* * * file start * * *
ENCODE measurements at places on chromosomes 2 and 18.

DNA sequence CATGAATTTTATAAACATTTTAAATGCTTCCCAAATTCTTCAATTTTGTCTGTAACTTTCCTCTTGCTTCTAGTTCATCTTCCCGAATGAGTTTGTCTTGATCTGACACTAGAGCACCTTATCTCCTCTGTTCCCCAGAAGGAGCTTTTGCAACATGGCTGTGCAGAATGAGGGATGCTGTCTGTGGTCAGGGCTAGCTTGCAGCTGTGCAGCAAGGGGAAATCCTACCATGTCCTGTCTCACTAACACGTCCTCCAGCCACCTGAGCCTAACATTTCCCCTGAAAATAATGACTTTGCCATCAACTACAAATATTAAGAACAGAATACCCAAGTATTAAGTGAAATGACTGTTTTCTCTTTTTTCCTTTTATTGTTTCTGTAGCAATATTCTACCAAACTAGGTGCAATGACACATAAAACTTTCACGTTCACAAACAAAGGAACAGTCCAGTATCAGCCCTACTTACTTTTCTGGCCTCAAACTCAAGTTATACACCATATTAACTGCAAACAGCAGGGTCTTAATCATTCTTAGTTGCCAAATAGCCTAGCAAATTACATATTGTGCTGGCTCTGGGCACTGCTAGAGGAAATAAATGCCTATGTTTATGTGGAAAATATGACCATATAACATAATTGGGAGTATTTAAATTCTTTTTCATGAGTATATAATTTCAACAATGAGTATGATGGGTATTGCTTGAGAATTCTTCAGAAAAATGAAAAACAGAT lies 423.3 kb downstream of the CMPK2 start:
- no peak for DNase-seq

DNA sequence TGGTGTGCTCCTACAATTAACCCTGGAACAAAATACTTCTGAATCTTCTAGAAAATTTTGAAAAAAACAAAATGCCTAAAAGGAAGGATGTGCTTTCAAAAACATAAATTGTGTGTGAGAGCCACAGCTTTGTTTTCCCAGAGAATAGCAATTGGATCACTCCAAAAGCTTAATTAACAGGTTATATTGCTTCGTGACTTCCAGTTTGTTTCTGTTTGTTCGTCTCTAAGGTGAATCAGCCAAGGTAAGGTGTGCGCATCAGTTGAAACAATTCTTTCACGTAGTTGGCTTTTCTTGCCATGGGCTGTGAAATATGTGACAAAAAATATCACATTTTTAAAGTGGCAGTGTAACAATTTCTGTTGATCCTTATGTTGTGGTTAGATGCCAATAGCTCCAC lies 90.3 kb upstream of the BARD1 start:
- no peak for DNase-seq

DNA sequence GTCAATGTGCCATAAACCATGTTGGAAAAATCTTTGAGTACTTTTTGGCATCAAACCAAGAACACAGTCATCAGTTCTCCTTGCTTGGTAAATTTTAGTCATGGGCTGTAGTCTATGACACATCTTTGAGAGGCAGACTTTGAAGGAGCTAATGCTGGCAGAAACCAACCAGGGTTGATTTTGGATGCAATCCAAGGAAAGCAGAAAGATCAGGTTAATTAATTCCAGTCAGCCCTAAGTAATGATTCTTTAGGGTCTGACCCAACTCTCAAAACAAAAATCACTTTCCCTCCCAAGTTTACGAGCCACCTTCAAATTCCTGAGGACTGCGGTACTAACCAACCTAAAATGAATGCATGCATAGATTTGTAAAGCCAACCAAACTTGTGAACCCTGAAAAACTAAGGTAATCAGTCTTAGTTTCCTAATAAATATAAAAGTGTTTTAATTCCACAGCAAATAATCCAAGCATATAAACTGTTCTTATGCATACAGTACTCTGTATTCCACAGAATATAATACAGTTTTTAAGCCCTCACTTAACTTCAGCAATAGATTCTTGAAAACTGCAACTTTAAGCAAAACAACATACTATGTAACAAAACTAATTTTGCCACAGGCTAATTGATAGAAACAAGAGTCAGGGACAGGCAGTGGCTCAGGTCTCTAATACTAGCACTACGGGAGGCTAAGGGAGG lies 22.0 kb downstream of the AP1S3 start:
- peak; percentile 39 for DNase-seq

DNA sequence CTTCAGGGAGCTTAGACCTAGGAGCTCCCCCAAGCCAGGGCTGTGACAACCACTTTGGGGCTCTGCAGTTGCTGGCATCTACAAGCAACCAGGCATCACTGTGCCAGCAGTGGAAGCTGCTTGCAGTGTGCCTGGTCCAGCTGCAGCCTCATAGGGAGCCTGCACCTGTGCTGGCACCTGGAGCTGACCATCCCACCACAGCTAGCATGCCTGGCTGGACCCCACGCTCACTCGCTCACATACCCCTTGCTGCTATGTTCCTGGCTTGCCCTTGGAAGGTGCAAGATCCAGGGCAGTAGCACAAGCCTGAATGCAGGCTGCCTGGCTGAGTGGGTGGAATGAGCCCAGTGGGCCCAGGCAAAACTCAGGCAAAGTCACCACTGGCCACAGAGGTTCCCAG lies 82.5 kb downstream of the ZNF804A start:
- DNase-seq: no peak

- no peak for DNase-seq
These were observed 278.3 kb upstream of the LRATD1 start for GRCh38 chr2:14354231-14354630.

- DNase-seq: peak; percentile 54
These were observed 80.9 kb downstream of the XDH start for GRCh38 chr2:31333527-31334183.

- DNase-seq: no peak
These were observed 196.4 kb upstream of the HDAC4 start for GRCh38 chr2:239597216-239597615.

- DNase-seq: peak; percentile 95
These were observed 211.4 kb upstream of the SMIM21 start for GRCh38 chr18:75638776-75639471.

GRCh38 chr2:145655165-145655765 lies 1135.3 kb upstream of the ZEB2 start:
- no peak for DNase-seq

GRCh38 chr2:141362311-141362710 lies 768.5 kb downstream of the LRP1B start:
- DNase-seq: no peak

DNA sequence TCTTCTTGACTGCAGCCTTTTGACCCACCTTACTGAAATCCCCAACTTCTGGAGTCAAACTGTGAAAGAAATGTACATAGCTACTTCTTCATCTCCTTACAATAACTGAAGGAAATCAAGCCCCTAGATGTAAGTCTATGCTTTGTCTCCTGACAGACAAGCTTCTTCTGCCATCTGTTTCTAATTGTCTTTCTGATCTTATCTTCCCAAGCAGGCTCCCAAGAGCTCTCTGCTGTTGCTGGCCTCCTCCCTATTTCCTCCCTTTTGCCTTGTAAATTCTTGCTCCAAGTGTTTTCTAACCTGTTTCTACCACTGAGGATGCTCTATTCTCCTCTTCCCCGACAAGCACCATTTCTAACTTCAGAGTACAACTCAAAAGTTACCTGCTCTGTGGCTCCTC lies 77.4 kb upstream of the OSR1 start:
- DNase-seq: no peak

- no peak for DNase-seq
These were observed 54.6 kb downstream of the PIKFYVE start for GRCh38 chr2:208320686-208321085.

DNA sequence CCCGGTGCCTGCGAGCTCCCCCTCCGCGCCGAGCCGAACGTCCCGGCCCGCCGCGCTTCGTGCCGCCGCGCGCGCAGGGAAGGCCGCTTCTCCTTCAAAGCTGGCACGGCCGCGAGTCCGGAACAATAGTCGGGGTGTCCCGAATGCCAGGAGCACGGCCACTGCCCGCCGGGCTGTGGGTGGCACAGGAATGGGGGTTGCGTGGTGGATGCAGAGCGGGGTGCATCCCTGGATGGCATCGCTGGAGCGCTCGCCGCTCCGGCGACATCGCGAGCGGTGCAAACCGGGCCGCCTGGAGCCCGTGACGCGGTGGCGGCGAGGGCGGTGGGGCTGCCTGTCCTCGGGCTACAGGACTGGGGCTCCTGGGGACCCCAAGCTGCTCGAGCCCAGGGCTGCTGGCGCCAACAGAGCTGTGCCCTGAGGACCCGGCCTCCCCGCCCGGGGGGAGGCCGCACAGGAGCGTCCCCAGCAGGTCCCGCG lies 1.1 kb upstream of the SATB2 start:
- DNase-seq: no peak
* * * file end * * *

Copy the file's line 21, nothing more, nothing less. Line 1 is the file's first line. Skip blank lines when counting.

- DNase-seq: no peak